Contact: Sandra Sigmon, (207) 581- 2049
ORONO — Many of us, especially in northern climates, can experience the depressing effects of seasonal affective disorder, or SAD, as days grow shorter and darker with the onset of winter. For some, the syndrome can be debilitating.
UMaine professor of psychology Sandra Sigmon, a cooperating professor of the Graduate School of Biomedical Sciences, is available to discuss coping with SAD. She suggests getting as much outdoor exposure as possible when there is daylight, but there are other ways to combat SAD, she says.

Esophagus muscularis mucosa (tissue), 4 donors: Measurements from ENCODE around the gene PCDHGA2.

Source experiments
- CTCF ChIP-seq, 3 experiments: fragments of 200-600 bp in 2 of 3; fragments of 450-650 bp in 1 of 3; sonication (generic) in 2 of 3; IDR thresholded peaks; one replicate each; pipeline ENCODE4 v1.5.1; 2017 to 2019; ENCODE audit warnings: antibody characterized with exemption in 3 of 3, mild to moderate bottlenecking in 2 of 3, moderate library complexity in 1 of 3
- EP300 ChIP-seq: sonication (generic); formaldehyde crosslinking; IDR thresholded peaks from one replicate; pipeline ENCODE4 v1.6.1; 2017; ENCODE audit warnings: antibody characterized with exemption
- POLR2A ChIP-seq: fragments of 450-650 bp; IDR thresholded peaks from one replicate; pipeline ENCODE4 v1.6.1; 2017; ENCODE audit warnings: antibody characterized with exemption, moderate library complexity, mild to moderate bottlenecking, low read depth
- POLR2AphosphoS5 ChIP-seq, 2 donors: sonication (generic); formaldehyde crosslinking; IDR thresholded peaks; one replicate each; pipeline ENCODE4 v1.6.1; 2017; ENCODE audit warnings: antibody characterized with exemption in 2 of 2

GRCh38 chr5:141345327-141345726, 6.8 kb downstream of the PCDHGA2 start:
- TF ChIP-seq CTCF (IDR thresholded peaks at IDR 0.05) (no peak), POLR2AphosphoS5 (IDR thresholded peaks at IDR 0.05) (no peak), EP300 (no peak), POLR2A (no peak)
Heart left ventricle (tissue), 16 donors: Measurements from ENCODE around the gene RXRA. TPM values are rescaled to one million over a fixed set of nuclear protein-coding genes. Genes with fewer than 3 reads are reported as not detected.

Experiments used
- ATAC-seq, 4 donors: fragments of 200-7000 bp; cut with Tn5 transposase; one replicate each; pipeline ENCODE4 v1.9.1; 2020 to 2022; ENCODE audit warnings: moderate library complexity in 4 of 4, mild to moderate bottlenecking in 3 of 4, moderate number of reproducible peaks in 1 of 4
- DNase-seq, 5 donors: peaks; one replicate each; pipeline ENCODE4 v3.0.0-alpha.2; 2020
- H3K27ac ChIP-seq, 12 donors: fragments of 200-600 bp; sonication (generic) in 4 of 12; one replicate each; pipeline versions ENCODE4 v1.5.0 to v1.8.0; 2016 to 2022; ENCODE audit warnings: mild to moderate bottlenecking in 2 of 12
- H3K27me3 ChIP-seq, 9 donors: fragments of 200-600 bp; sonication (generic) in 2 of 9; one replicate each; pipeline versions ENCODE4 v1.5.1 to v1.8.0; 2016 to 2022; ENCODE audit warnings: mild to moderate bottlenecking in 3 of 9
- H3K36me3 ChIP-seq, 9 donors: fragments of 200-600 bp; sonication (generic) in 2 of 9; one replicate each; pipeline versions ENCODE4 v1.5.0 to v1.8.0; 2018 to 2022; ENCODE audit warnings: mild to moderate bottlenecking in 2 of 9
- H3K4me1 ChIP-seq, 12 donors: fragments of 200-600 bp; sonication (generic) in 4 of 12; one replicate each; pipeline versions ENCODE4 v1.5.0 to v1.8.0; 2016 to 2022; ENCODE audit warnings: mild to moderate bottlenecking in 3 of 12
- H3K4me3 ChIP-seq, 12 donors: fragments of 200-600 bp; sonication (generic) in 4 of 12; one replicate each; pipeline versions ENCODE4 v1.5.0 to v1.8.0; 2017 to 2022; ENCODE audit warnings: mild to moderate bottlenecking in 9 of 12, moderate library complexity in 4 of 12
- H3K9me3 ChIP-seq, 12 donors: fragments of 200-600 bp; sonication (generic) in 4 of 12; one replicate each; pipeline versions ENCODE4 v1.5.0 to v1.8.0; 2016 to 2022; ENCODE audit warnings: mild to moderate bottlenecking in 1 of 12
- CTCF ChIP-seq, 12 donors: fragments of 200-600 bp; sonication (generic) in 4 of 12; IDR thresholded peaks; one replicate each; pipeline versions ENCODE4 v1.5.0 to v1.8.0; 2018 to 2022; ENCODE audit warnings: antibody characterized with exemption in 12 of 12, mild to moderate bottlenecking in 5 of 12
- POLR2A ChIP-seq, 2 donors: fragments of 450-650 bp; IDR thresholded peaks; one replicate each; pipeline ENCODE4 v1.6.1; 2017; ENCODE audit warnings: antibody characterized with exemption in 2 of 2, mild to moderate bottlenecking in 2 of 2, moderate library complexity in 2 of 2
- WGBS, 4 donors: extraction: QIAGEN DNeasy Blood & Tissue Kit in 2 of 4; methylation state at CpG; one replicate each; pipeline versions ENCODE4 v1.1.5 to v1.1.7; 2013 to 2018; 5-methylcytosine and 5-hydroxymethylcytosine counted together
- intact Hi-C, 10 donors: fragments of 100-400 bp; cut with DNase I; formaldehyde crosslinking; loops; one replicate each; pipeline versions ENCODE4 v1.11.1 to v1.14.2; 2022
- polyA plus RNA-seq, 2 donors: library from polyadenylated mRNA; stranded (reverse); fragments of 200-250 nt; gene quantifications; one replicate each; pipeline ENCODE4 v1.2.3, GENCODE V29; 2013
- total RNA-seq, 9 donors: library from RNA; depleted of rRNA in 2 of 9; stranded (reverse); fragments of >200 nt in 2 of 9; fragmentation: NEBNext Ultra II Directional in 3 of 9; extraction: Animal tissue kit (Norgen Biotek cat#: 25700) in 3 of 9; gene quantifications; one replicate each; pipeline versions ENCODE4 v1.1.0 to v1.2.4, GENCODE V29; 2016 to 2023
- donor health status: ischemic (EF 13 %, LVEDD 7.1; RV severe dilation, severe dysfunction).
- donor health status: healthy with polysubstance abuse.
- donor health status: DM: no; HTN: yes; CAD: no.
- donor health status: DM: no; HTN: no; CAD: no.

Her advice? Try to get outside in sunlight at least 15 minutes a day; surround yourself with light surroundings, sit near a window or paint walls a light color; keep up usual hobbies and interests; keep exercise levels similar to spring and summer; try to keep diet similar throughout the year; and maintain social activities.
If symptoms are disruptive, consider a light therapy box, which retails from $150-$400, and see a physician for evaluation, she advises.
Sigmon is reachable at 581-2049.